Marcel Prawy — father of the Broadway musical in Vienna
Most people know Marcel Prawy as the Austrian opera expert. Few people are aware that he was responsible for bringing Broadway musicals to the Volksoper after the war and also organized the first German-language versions of American Broadway hits. He was born Marcell Horace Frydmann, Ritter von Prawy, in Vienna in 1911. In 1938 the famous singer Jan Kiepura saved him from persecution as a Jew by taking him to the USA as his personal secretary. In 1946 Prawy returned to Austria as a US culture officer. From 1952 to 1955 he worked as a presenter and compere under the patronage of the US Information Services Branch (ISB) and in this capacity brought musical shows to Vienna, which were received enthusiastically by the public. In 1955 he was appointed chief dramaturge at the Volksoper, where he attempted to introduce the unfamiliar musical genre into the repertoire, succeeding in spite of vigorous opposition by the Volksoper staff. The musical Kiss Me Kate in 1956 was one of his greatest successes and the first musical production in continental Europe. It was followed by Wonderful Town, West Side Story by his personal friend Leonard Bernstein, Annie Get Your Gun, Porgy and Bess, Show Boat, and many more. In 1972 he was appointed dramaturge at the Vienna State Opera, but kept a soft spot for musicals. As a producer, presenter, and compere of musical shows, radio and television programs, he presented his profound knowledge of the history of the American musical, its composers, librettists, and protagonists. Prawy died on February 23, 2003, and was buried in an honorary grave in the Central Cemetery.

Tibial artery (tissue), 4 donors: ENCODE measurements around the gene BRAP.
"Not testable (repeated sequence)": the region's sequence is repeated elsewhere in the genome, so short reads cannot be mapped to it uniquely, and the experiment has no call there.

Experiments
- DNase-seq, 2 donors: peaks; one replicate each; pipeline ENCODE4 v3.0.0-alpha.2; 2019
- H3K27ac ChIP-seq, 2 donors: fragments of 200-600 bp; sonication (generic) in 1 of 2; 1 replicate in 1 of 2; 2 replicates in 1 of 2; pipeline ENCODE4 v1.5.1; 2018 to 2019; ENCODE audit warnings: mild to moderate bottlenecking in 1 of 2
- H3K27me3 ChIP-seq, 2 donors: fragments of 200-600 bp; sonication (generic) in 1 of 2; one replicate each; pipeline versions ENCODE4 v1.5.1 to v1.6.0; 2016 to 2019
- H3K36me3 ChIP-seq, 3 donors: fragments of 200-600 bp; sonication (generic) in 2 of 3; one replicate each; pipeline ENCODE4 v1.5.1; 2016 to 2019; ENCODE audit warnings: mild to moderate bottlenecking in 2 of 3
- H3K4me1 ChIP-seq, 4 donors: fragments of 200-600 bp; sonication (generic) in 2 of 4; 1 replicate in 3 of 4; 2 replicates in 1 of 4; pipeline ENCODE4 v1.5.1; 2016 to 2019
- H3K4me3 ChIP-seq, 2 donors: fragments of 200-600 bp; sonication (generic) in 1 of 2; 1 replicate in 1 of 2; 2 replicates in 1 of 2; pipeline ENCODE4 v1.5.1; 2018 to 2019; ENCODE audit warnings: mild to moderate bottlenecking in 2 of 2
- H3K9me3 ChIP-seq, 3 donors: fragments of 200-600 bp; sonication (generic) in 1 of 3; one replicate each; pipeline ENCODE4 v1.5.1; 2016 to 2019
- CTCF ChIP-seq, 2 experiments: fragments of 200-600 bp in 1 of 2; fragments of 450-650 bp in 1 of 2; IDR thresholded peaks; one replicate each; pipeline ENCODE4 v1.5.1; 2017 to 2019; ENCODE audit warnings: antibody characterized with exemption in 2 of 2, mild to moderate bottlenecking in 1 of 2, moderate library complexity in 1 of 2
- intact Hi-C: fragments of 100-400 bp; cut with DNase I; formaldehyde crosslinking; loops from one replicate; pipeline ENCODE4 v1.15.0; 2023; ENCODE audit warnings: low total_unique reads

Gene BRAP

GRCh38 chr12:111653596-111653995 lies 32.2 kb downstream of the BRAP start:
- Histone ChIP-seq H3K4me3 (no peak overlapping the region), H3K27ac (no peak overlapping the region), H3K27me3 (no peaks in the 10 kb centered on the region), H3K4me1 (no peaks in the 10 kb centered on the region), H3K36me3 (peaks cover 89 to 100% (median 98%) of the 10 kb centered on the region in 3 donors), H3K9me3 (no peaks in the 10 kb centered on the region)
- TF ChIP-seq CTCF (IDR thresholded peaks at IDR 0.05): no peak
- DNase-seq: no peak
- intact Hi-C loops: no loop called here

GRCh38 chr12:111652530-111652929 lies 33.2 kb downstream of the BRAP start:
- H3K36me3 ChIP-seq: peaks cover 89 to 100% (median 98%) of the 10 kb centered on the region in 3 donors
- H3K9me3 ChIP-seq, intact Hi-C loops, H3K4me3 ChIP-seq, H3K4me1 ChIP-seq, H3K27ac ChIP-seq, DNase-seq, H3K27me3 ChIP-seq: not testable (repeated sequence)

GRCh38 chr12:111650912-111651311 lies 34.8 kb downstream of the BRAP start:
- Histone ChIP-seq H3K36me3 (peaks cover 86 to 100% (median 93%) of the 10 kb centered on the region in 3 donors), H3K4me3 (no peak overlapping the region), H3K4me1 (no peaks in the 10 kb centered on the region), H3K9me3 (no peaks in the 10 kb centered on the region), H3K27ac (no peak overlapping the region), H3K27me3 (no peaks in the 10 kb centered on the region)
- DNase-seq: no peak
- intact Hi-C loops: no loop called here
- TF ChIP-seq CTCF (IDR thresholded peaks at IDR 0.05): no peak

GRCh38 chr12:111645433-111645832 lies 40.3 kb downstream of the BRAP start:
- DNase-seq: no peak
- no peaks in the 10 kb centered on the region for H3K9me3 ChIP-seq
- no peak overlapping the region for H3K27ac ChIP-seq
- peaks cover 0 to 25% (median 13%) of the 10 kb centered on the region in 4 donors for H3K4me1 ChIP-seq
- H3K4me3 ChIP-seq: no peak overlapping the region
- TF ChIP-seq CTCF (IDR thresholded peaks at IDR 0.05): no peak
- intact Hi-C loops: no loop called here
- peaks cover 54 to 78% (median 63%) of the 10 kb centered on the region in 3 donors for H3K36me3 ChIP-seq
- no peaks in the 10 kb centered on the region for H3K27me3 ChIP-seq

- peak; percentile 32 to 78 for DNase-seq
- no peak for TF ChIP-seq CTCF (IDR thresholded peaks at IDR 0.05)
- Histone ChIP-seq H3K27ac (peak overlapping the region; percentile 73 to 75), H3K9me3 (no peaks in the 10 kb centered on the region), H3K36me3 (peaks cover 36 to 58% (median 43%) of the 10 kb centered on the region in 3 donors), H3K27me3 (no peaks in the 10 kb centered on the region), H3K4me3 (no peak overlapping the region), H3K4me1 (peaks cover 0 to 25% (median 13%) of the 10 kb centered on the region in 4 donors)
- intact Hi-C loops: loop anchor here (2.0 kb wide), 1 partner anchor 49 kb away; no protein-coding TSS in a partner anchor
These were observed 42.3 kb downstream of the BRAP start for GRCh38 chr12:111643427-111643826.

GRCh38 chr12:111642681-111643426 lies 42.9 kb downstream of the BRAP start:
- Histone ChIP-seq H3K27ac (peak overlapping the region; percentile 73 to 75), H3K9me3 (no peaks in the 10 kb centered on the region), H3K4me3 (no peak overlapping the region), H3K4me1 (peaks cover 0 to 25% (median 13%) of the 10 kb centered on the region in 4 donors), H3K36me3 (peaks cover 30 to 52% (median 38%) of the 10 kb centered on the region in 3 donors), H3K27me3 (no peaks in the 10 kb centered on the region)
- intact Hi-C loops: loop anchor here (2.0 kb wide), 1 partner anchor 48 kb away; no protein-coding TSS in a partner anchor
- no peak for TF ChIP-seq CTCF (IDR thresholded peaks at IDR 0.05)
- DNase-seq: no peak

Christoph Wagner-Trenkwitz is chief dramaturge of the Vienna Volksoper and a Prawy expert. He is co-author with Thomas Trabitsch of Glück, das mir verblieb, the catalogue accompanying the Marcel Prawy exhibition (2002) at the Austrian Theater Museum. His book Es grünt so grün … – Musical an der Volksoper, published in 2007, is a standard work, describing the musical world of Vienna through Prawy’s eyes. He regularly presents the radio transmission of the New Year’s Concert by the Vienna Philharmonic and is also one of the TV commentators of the Opera Ball. He plans, writes, designs, and presents works and personalities from the world of opera, operetta, and musicals, and has also developed and produced radio and TV specials.
In the Jewish Museum, he will also present film and video clips chosen together with exhibition curator Alfred Stalzer.
Free admission from 6.45 pm
Photo (c) Volksoper Wien